Obama’s Challenge: Answer the Question of What Comes Next

Robert Borosage

As Democrats gather in Charlotte, N.C., one fundamental challenge remains in President Obama’s reelection campaign. He must use the convention to provide a compelling answer to the basic question on voters’ minds: What does he plan to do to get the economy going and put people back to work?

Polling shows the race in a statistical tie, despite the lousy economy. Voters like the President more than his challenger, and know he has a better sense of their challenges than Republican challenge Mitt Romney, the man from Bain. For the most part, they understand the president inherited an economy in free fall, and don’t blame him for the mess that was left for him to clean up. They’ve not been impressed with Romney’s refried, trickle-down nostrums, nor his plan to cut taxes on the already wealthy and pay for them with harsh cuts in programs for the most vulnerable. They are looking for the president to show them a compelling way out of the fix we are in.

Here Democrats and the president have thus far been vague at best. The campaign has focused, sensibly and successfully, on defining Romney and his agenda. “I’m the man from Bain and I’m here to fix things” increasingly strikes terror in the heart of working families. The medicine he’s peddling is more of what ails us.

So what’s Obama’s cure? The president’s campaign too often sounds as if its remedy is already baked in the policies we’ve got, pointing to saving the economy in free fall, rescuing General Motors, producing months of jobs growth, “more private sector jobs in four years than George Bush in eight.” But that is a loser’s game. Obama can’t sell this economy as successful, nor claim credibly that we are on the right track. He needs to point a clear way forward.

Democrats find this difficult because they are tongue-tied about the trillion dollar deficits. So they don’t want to call for more spending to put people to work. Yet they know that austerity is driving European countries into recession. The result is incoherence. Voters know Obama wants to raise taxes on the rich—or at least not continue the top end Bush tax cuts; they know he’s for the Buffett rule that no billionaire should pay a lower tax rate than his secretary (sorry Mitt). That’s popular but it isn’t an answer. And, at this point, it has Romney leading the President on who is better able to deal with the economy.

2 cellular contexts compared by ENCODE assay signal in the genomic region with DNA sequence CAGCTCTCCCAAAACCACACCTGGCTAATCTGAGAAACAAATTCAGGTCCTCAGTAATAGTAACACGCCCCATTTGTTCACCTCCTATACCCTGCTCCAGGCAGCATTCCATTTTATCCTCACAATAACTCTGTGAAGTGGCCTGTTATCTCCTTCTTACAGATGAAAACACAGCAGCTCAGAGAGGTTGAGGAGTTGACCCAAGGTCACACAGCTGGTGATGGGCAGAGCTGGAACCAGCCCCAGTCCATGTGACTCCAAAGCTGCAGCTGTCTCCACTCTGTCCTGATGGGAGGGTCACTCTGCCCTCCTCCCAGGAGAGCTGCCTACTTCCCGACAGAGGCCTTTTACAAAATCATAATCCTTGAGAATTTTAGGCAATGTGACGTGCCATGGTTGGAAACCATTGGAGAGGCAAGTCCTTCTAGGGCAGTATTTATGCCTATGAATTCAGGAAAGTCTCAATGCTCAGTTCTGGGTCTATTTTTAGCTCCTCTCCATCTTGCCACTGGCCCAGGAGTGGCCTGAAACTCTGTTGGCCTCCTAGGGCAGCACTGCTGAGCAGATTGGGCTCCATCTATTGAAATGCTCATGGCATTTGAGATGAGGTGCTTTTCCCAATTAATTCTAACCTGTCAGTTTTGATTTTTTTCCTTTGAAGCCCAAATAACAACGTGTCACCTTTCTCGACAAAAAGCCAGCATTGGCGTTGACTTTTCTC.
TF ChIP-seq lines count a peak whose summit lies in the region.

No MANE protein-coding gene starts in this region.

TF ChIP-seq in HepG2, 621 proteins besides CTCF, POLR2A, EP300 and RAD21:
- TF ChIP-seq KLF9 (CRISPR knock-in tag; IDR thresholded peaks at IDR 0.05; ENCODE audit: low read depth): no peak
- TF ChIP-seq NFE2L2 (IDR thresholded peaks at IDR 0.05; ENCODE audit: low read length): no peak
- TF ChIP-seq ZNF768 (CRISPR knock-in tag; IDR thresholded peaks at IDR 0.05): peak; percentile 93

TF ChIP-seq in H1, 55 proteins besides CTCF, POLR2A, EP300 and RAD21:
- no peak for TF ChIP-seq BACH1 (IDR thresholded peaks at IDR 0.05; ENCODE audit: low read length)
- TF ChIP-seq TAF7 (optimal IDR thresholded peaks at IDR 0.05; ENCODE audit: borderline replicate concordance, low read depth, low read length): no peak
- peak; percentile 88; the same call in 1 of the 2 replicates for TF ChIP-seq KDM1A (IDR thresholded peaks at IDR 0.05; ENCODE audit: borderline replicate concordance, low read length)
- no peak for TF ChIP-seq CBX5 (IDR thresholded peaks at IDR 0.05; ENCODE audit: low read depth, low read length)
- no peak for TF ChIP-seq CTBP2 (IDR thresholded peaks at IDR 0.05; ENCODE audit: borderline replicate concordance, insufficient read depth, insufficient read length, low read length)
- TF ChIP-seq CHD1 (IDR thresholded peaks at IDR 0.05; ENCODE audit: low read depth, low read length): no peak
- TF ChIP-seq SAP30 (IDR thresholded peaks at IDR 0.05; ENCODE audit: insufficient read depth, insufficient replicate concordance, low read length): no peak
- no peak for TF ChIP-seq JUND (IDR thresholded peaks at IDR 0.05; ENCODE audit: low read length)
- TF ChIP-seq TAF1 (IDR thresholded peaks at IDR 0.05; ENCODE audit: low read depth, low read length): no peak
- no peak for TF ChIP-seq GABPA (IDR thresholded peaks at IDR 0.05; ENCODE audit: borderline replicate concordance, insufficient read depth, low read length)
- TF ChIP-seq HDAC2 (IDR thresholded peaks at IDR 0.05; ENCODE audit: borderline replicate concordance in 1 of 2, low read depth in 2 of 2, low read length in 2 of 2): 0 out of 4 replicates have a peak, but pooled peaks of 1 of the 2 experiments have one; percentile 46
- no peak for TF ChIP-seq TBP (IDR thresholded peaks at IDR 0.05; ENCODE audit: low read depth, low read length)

Recent polling for the Campaign for America’s Future by Lake Research, the premier Democratic opinion research firm, suggests that the President and Democrats would be wise to put forth a bold agenda on the economy that contrasts sharply with Romney’s failed trickle down notions. We tested several bold themes against the Republican message, described with their own best rhetoric charge. Each trumped the Republican message even at a time when Romney is beating the president on the economy.

The attached memo from Lake Research summarizes the research. It suggests that a populist message, combining an aggressive economic frame with proposals designed to rebuild the middle class, provides a strong ground from which to wage this debate.

“Democrats say our choice couldn’t be clearer. Our top priority should be good jobs to rebuild the middle class. But Republicans want to give millionaires another tax cut, and pay for it by raising taxes on the middle class and gutting Medicare and education. That’s just plain wrong. We should invest in areas vital to our economy–research and innovation, education–and rebuild our decaying infrastructure: our roads, bridges, schools, and sewers. Pay for this by closing tax loopholes and asking millionaires and corporations to pay their fair share. Our choices should reflect our values: if you do well in America, you should do right by America.”

These results parallel those produced by Stan Greenberg and the Democracy Corps. The elements of a strong argument seem clear. Challenge the special interests and big money that are rigging the rules to this economy serves the few and not the many (as can be illustrated by every part of Romney’s agenda). Lay out a bold plan for American revival that includes vital investment (rebuilding America and investing in areas key to our future), rules to help workers share in the profits they are helping to produce (raise the minimum wage, empower workers to bargain collectively), policy to help insure that we make things in America once more, and revoke the tax breaks and corporate trade deals that give companies incentives to ship good jobs abroad. Offer to help pay for this with progressive taxes on the rich, by shutting down tax dodges abroad and by taxing financial speculation to help pay of the damage it wrought.

Obama can easily show how he has pushed forward on this agenda, but had the full thrust of his policy frustrated by a partisan Republican opposition more intent on having him fail than having the country recover.

The fall election will turn then not simply on an abstract debate over the role of government, but a debate about who is on your side. And there everything in Romney’s personal biography, professional history or political platform exposes him for what he is —the champion of privilege in a time of trouble.

One thing should be clear. Democrats will not win this election without a bold, populist agenda that shows Americans a way out of the fix we are in. And that surely is the unfinished business that much get done in Charlotte.

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